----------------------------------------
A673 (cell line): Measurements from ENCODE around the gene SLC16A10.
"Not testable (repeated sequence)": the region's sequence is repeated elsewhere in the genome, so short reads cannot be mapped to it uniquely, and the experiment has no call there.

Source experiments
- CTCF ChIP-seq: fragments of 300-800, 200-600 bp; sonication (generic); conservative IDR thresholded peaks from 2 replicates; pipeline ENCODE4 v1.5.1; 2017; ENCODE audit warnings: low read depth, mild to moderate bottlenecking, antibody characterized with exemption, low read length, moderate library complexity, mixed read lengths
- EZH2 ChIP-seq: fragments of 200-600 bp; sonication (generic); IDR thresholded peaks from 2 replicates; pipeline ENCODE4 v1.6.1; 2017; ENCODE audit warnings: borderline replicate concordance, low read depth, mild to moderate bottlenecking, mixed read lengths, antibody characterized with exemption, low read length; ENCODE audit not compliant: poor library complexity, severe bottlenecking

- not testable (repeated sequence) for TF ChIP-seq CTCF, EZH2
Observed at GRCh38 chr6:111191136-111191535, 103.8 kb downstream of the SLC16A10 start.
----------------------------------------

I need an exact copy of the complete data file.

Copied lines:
A673 (cell line): Measurements from ENCODE around the gene SLC16A10.
"Not testable (repeated sequence)": the region's sequence is repeated elsewhere in the genome, so short reads cannot be mapped to it uniquely, and the experiment has no call there.

Source experiments
- CTCF ChIP-seq: fragments of 300-800, 200-600 bp; sonication (generic); conservative IDR thresholded peaks from 2 replicates; pipeline ENCODE4 v1.5.1; 2017; ENCODE audit warnings: low read depth, mild to moderate bottlenecking, antibody characterized with exemption, low read length, moderate library complexity, mixed read lengths
- EZH2 ChIP-seq: fragments of 200-600 bp; sonication (generic); IDR thresholded peaks from 2 replicates; pipeline ENCODE4 v1.6.1; 2017; ENCODE audit warnings: borderline replicate concordance, low read depth, mild to moderate bottlenecking, mixed read lengths, antibody characterized with exemption, low read length; ENCODE audit not compliant: poor library complexity, severe bottlenecking

- not testable (repeated sequence) for TF ChIP-seq CTCF, EZH2
Observed at GRCh38 chr6:111191136-111191535, 103.8 kb downstream of the SLC16A10 start.